Cellebrite cagily claims it can hack into just about any phone including iPhone 7 and Nougat handsets


Israeli security firm Cellebrite -- the company said to have helped the FBI access the San Bernadino iPhone -- says that it has the power to break into, and extract data from, just about any phone out there. Speaking with the BBC, the company demonstrated how it can crack the password on a smartphone to access its data.

It said that it was able to extract data from the very latest handsets including Android 7 devices and the iPhone 7. Cellebrite says it works with law enforcement agencies around the world too, and stopped short of saying it refused to work with oppressive regimes. The interview raises some interesting questions.

Clearly Cellebrite doesn’t reveal just how it is able to break into smartphones, but a worker for the company can be seen plugging the target handset into tablet-like device, to which is connected a USB drive. The tablet is shown to be running a tool called Cellebrite UFED Touch 2 (version, if you're interested) although it does appear to be only a demonstration version. Moments later, with just a few taps, the lock screen password for the connected Samsung Galaxy S5 is cracked, and access to the phone's data is achieved.

Although not shown being performed, Cellebrite says that it can use the same tool to extract all data from a target phone. This includes information such as call logs, emails and messages, location information and much more. The company clearly saw the interview with the BBC as an opportunity to blow its own trumpet, but it became very cagey when asked about the specifics of what data could be extracted, and the types of people the company was willing to sell its technology to.

In fact, Cellebrite seemed extremely uncomfortable when asked anything about its operation. Asked whether more sophisticated, encrypted messaging tools could be cracked, the company stopped short of giving a straight yes or no for any named service. Instead the response was: "Some of those services will allow extraction of those messages".

The company was also rather cagey about the phones it could crack, or the amount of data that could be extracted from different devices. Asked about the iPhone 6, the answer avoided referring to this specific handset entirely:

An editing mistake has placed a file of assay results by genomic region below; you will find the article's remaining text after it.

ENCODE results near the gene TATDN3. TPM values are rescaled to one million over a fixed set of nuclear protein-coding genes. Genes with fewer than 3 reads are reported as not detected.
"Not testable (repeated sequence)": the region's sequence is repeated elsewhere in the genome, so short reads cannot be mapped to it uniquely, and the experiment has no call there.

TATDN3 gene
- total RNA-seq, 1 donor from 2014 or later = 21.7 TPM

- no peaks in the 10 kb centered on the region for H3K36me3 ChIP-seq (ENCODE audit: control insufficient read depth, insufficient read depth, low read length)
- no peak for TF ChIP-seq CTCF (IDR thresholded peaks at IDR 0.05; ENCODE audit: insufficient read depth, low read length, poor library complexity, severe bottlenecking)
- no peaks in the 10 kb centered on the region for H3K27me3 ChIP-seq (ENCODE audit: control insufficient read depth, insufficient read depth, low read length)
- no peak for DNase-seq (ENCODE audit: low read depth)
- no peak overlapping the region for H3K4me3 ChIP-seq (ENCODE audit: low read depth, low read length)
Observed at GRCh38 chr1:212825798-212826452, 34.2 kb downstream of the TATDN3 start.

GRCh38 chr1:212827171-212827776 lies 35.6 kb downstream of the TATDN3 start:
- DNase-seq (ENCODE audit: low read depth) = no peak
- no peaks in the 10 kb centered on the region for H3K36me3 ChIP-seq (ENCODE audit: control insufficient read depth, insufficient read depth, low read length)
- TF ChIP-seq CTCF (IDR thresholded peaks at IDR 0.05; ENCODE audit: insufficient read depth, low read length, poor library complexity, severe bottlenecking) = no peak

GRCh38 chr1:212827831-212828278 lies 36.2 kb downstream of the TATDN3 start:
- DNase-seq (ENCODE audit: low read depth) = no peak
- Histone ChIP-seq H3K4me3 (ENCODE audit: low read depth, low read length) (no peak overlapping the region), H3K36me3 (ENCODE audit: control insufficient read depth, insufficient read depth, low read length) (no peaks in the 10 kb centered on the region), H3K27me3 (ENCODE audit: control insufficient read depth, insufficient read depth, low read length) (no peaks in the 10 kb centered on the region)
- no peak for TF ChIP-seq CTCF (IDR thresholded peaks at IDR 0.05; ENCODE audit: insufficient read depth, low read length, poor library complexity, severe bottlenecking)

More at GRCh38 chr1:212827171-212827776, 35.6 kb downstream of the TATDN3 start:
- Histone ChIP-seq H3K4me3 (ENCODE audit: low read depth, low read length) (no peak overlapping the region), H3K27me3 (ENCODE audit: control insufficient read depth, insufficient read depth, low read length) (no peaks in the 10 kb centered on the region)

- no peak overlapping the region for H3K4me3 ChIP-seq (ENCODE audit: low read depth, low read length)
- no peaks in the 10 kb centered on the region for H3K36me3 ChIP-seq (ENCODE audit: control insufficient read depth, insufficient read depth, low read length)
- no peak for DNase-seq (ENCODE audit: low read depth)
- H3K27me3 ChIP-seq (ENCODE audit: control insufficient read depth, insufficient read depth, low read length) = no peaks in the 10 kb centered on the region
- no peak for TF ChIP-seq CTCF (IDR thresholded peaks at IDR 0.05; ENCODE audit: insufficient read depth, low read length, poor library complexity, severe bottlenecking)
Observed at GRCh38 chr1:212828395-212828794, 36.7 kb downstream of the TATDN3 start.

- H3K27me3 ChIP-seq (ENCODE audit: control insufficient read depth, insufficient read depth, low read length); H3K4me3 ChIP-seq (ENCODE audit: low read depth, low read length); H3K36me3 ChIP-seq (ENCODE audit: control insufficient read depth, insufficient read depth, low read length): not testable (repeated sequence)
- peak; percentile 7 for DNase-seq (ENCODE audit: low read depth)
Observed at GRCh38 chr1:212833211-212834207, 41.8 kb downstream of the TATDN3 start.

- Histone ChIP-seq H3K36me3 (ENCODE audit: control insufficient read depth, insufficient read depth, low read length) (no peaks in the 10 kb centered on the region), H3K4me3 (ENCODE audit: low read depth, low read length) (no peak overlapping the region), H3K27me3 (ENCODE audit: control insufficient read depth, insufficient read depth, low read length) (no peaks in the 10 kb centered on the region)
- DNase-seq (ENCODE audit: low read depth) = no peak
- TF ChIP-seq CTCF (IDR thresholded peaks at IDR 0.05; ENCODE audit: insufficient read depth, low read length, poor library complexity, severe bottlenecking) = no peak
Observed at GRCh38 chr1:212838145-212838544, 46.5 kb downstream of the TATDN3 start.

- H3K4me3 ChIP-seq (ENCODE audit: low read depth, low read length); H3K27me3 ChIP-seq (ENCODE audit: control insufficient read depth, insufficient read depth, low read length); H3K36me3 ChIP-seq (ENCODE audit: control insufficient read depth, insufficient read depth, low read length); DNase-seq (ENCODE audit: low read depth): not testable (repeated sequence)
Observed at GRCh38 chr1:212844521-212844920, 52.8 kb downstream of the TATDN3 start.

This machine will definitely be able to pull some data from a wide range of iPhones.

Probed further about the iPhone 7, Cellebrite says, rather shiftily and hesitantly:

We can definitely extract data from iPhone 7 as well. The question is what data? What is the situation? What is the situation the device is in?

Asked about Nougat, there was a similarly stuttering reply:

I'm saying that our solutions do provide support for a very wide range of devices -- including the latest Android devices -- for law enforcement to extract data from.

The company is also keen to protect the identities of its customers, but says it typically sells services to government-owned or government-operated law enforcement agencies around the world. Clearly, there are some governments and regimes with less-than-perfect track records, particularly when it comes to human rights, civil liberties and privacy. Would, or does, Cellebrite sell to such governments? Asked about whether the company sells to repressive regimes, the response was interesting:

I don't know the answer to that and I'm in no position to comment on that at this point in time [...] We operate under the law, both international and the laws of every jurisdiction and country in which we work. This is what guides us.

Make of that what you will. You can check out the full report over on the BBC website.

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